Almanac

Cover Story - August 25, 2010

Building for the future

New school facilities greet Menlo Park students

by Sandy Brundage

Built during the 1950s, the schools of the Menlo Park City School District five decades later showed signs of the wear and tear inflicted by thousands of students. Students overflowed into portable classrooms on cramped campuses, which also lacked modernizations meant to make school more accessible for the disabled.

But now, even the gyms smell new.

In 2006, voters passed a bond measure to raise $91 million to renovate the four campuses to accommodate a projected 18 percent growth in enrollment by 2014. The new buildings should last at least 30 years, said Ahmad Sheikholeslami, district director of facilities and construction. These facilities now incorporate recycled materials wherever possible, from the floors to the furniture, along with other environmentally friendly measures such as ceiling fans and synthetic grass.

The school district is also counting on $9.4 million in matching funds from the state — but that money has yet to arrive, due to California's dire economic situation. The district hopes the money arrives during the 2010-11 school year, Ahmad Sheikholeslami said.

Here's where the money went:

Encinal Elementary School

(10-acre campus for grades K-5)

Status: Ready

Construction began three years ago to make room for fourth and fifth grades at this elementary school. Now the Encinal campus on Encinal Avenue sports 19 new classrooms, a 4,500-square-foot multi-purpose room, stage, and revamped playground. Students can stretch their legs on a new track-and-field that's nearly twice as large as a professional football field, which was completed in 2008.

Laurel Elementary School

(6.5-acre campus for grades K-2)

Status: Ready

On Edge Road, the Laurel school not only has five new classrooms and three multipurpose rooms, but also a renovated field and playground. Landscaping cleared away overgrown shrubs, while walkways are now smooth and lit by lamps to reduce accidents, Mr. Sheikholeslami said. "It was a jungle, and not very friendly," he noted while gazing at the new courtyard, with its small outdoor stage. The construction managed to preserve most of the school's heritage oak trees.

The school is also part of the city's new "safe routes to school" plan. At the end of July, the City Council approved spending a $441,100 Caltrans grant to add new safety features for children and bicyclists near Laurel Elementary. Lighted crosswalks, new stop signs and streetlights are a few of the features parents may notice this year, according to Chip Taylor, the city's transportation manager.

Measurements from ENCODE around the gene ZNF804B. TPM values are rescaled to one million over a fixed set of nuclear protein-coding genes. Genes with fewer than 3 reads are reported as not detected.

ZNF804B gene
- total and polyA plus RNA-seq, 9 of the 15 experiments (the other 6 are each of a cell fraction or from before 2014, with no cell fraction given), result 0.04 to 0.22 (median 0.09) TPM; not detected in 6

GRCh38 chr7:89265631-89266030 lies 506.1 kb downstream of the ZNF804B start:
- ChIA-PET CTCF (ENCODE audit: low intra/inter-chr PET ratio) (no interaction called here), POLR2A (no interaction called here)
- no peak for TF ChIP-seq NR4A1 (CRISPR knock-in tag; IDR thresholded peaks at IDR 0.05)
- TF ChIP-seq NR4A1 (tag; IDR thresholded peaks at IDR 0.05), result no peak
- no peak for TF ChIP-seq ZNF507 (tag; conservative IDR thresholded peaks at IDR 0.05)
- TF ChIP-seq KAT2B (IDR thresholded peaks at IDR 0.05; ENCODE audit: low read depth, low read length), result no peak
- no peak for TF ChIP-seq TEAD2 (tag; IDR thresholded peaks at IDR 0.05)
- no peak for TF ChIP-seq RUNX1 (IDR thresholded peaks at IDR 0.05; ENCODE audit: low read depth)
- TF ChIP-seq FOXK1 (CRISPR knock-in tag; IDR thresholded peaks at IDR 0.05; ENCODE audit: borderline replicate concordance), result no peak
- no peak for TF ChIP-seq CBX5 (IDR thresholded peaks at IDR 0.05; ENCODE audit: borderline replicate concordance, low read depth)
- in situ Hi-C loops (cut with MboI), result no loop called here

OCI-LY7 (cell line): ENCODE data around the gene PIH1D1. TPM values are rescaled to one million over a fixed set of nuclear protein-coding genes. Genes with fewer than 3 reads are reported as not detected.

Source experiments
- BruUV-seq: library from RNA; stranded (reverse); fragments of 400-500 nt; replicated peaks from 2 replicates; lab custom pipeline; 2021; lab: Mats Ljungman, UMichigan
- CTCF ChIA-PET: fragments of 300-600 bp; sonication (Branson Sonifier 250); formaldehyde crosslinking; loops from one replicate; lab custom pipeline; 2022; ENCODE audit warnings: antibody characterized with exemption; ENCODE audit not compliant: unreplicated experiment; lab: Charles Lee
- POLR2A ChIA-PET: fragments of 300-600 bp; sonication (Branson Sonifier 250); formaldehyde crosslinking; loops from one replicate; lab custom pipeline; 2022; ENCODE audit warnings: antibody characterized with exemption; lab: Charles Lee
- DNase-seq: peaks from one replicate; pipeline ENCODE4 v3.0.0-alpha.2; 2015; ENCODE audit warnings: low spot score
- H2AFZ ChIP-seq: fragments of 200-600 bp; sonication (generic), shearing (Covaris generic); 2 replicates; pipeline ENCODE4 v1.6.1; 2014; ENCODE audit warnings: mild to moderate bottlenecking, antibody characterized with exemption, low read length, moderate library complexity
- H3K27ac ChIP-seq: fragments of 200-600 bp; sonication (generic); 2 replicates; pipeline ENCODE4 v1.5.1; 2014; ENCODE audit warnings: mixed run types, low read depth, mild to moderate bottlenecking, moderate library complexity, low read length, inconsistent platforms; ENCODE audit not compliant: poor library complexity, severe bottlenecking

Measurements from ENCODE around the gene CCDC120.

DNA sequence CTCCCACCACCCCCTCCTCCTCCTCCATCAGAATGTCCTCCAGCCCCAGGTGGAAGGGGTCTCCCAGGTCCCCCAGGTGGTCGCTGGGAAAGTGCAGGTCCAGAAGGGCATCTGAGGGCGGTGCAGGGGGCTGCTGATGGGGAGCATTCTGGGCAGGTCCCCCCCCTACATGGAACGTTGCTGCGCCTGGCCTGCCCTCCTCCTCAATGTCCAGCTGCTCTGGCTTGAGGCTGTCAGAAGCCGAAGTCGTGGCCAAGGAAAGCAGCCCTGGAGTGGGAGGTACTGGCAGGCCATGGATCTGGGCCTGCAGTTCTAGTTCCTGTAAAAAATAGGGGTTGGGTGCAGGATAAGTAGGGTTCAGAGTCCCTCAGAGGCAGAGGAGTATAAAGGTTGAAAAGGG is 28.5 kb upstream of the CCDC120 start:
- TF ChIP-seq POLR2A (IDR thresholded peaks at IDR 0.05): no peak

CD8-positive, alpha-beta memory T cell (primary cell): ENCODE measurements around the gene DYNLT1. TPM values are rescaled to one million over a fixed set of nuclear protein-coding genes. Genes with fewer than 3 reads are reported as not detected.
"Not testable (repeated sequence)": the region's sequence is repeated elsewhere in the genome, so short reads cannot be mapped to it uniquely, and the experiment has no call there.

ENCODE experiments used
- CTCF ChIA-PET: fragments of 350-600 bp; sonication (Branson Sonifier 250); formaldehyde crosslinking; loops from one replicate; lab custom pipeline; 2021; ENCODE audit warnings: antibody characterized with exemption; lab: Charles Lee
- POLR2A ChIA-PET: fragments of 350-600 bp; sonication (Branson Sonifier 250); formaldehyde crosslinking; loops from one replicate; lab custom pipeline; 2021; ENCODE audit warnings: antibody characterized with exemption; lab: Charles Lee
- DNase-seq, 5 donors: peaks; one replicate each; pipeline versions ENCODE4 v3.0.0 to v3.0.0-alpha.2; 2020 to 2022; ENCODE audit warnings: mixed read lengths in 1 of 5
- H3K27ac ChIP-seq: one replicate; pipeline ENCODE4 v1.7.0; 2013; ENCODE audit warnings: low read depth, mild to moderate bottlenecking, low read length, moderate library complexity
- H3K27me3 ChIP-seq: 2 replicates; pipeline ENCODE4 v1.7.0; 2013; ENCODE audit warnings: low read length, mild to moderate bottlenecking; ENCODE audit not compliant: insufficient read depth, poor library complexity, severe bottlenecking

Oak Knoll Elementary School

(8.13-acre campus for grades K-5)

Status: Ready

As with the other campuses, the drop-off and pickup zone on the Oak Knoll Lane campus were reconfigured for easier access, said Mr. Sheikholeslami. A consolidated field and playground is nearly twice as big as the old arrangement.

The architecture of the new two-story classroom building reflects the residential feel of the neighborhood.

One third-grade teacher, Renee Lavezzo, had her new classroom looking beautiful and ready for students two weeks before classes started.

Hillview Middle School

(9.36-acre campus for grades 6-8)

Status: Under way

The existing buildings at Elder Street will serve as a temporary home for the school until construction of 80,000 square feet of facilities, including two-story buildings, on an open field finishes by 2012.

By moving 11 portable classrooms, the project team carved out an interim blacktop court for basketball, volleyball and handball, said Principal Mike Melton. When the dust settles, the students will have a new track and synthetic sports field, but no tennis courts. The Hillview Parent Teacher Organization is still trying to figure out where the tennis team can scrimmage, according to co-president Libby Tinsley.

Parents, students, and staff may also lament the loss of the murals decorating the school's exterior. While the construction team tried hard to spare as many heritage oak trees as possible, there was no way to save the murals, according to Mr. Sheikholeslami.

"The new facility is an art statement," the director said.

Principal Mike Melton was excited about the new school year. "It's been a challenging start, but everyone's been chipping in." He said the project site is fenced off from the classrooms. "Construction will not interfere with education."

While building continues, the school has asked contractors to observe the city's noise ordinance, and encouraged faculty to walk or share rides to work to ease traffic congestion.

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